I can’t believe I’m already in the fourth week of classes. I thought it would be appropriate to provide a quick summary of each, now that I’ve experienced them for a good while.
Psychology: Mind and Brain
This is a second year course, taught by a legion of psychology experts, each lecturing on his or her area of expertise. Though it is a second-year course, it is quite non-specific, covering a wide variety of topics in psychology. I was skeptical at first, as the course felt rather introductory during the first week. However, I am happy to say that nearly every lecture since has provided me with new knowledge, especially in the areas of psychology statistics and the psychology of language—two fields that I have not been able to study at Kenyon. The class meets for one hour at a time, three times a week, with a 3-hour practical session approximately every other week.
History of Instruments
This third-year music class is awesome. All lectures take place in museums containing hundreds of instruments from periods throughout history, from the Renaissance to modern times. The early keyboard collection is spectacular; it is the second largest in the world and contains several instruments worth over a million pounds. To hear my professor play a sonata on an 18th century Taskin harpsichord was absolutely breathtaking. Oh, and there are only four people (including myself) in the class. Definitely the most intimate class experience I have had to date. The class is a seminar, so it only meets for two hours a week.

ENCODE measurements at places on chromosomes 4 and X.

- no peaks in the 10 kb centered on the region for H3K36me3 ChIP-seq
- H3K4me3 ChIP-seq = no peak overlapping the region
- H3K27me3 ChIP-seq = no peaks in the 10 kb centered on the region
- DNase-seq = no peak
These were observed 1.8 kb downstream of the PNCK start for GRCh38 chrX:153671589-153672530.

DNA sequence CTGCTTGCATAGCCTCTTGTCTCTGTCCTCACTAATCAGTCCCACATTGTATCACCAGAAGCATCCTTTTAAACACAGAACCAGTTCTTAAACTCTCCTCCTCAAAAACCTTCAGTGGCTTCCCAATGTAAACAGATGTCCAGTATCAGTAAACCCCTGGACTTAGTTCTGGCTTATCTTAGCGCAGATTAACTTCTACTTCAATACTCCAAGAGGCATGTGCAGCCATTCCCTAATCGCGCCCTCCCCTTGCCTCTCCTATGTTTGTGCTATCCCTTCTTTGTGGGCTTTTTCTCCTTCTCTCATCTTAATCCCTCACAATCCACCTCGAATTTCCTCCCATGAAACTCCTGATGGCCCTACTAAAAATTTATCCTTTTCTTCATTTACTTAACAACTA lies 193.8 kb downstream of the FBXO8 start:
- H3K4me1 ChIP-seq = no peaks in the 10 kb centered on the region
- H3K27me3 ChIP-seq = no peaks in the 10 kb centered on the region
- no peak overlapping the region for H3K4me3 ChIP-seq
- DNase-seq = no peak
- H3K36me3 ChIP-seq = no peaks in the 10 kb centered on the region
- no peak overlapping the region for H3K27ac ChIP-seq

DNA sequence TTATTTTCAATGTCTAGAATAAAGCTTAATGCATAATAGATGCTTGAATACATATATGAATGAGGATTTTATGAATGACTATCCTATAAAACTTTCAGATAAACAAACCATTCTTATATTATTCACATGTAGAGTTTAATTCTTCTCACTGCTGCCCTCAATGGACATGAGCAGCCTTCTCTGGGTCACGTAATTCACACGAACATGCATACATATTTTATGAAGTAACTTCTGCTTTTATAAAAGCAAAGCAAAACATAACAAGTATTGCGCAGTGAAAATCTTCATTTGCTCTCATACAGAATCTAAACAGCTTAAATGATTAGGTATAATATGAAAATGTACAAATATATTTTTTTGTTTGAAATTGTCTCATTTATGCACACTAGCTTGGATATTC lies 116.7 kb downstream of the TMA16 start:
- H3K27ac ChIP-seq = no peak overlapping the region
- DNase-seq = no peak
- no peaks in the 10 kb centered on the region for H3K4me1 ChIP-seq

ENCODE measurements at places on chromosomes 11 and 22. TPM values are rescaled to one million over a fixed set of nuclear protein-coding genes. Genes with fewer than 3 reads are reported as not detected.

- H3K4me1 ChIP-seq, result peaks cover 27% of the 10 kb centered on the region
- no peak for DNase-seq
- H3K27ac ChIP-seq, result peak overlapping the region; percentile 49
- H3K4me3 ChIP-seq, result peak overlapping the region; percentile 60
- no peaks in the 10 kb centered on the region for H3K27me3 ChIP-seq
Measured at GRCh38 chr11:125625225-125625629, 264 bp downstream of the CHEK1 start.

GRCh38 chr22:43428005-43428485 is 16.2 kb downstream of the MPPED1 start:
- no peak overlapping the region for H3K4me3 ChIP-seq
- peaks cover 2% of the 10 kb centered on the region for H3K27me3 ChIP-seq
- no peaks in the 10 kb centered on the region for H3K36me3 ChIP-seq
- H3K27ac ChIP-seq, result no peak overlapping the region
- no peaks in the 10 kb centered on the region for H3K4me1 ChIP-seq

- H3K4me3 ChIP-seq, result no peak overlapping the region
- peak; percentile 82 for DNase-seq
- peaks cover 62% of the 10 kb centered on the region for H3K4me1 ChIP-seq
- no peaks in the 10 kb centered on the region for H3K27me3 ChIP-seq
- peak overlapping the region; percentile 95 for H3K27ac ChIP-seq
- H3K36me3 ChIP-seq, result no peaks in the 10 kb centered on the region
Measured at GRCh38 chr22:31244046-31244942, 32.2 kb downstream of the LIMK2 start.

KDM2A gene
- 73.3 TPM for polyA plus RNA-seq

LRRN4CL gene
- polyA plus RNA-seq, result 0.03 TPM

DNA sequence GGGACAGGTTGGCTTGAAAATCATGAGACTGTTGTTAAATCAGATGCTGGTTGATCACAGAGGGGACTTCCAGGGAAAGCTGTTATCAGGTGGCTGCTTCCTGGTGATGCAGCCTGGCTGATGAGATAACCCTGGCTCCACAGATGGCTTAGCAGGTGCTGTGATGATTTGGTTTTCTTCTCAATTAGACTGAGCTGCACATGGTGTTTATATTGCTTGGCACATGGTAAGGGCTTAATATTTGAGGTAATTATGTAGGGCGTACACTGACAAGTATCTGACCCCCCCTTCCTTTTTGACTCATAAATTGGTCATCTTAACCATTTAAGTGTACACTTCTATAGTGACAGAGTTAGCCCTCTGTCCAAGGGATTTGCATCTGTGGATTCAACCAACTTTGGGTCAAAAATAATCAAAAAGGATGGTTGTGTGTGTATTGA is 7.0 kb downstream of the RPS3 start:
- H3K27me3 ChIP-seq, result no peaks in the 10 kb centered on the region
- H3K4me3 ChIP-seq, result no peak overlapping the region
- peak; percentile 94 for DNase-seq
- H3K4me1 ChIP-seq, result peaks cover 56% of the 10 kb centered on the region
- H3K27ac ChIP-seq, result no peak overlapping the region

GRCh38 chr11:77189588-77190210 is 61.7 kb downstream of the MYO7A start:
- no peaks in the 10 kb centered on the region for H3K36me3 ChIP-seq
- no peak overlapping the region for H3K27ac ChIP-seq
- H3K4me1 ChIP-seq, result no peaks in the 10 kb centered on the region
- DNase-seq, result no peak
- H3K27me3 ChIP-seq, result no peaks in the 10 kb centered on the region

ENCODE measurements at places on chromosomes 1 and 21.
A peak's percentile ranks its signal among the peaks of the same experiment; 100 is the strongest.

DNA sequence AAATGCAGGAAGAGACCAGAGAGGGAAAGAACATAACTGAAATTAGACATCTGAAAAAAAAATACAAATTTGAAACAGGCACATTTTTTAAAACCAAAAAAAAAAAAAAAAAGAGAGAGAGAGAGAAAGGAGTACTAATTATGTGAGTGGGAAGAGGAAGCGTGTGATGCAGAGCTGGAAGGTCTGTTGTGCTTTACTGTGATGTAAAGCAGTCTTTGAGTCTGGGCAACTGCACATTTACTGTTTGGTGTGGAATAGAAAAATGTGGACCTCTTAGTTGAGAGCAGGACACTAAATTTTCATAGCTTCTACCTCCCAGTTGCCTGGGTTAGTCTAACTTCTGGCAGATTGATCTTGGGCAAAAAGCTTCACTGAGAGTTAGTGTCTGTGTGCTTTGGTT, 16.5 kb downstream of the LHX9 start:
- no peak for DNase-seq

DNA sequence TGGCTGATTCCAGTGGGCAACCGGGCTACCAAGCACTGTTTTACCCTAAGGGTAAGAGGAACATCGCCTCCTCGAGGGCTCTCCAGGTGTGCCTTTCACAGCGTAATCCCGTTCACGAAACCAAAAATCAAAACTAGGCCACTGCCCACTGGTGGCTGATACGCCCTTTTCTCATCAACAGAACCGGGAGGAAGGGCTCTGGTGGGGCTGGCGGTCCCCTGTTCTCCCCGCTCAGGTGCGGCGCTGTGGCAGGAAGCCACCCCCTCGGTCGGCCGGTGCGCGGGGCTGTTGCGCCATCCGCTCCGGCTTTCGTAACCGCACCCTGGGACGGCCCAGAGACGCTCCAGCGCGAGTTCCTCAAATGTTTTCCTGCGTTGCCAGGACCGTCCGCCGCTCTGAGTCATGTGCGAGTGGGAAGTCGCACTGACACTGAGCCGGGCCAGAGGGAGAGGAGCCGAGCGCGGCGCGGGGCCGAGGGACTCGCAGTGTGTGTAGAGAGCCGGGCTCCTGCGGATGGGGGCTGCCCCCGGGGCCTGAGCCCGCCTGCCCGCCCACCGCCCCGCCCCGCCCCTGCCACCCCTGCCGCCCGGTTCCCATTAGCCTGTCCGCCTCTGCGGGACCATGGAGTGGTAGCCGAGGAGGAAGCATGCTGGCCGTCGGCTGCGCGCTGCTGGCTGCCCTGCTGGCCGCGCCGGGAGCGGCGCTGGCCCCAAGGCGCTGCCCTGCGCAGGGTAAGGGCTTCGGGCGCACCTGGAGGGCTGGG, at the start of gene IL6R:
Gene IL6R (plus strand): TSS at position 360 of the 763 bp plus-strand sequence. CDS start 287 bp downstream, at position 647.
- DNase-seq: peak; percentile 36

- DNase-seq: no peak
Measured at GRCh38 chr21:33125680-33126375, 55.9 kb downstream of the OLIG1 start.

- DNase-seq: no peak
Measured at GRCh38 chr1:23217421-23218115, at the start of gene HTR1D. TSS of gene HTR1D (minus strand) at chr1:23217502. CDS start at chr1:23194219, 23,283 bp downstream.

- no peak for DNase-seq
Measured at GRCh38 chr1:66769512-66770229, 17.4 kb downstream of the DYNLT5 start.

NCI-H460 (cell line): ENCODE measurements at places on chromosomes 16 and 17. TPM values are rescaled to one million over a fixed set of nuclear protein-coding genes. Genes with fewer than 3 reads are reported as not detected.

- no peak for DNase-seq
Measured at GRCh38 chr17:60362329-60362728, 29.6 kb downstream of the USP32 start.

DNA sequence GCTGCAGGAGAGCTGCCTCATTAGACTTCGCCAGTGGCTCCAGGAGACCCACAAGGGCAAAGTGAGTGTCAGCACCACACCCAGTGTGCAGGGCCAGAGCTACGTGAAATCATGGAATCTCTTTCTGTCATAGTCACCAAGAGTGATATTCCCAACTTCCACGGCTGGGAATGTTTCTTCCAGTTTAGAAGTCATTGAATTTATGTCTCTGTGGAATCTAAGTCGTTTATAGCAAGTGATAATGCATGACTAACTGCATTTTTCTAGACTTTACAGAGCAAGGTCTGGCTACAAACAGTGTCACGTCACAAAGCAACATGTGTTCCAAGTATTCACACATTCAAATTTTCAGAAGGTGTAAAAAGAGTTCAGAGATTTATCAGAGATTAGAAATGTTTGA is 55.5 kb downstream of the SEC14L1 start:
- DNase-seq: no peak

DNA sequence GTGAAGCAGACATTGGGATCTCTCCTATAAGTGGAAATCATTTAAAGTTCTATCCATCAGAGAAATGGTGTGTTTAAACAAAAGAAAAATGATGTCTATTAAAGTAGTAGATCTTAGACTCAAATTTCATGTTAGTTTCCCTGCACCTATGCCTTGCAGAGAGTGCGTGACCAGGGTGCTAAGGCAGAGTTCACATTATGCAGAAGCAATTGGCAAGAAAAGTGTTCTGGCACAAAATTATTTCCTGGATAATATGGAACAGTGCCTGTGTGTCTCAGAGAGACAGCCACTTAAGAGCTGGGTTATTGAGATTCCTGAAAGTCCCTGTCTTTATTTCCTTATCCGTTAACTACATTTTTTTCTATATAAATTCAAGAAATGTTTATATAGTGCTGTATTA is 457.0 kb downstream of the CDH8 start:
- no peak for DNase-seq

Scotland and Orality
In a way, this is my favorite class. I am fascinated by Scottish culture, but I truly don’t know many specifics about it. I think that this class is helping me to realize why I am so intrigued. The course encourages us to explore the oral traditions (songs and stories) of Scotland from a historical and ethnological perspective. Even though it is based upon an entirely different culture, I find the material oddly relatable. For instance, we covered children’s song in week 1. Though I was unfamiliar with the songs that Scottish children sing in the playground, I was able to think of many of my own, some of which had the same melodies or stories as those from Scotland. I never thought anything could be gained from the study of children’s songs, but they really can reveal much about the traditional and popular cultures of a particular area. The class meets for one hour at a time, three times a week, with a 1-hour tutorial session every other week.
Until next time,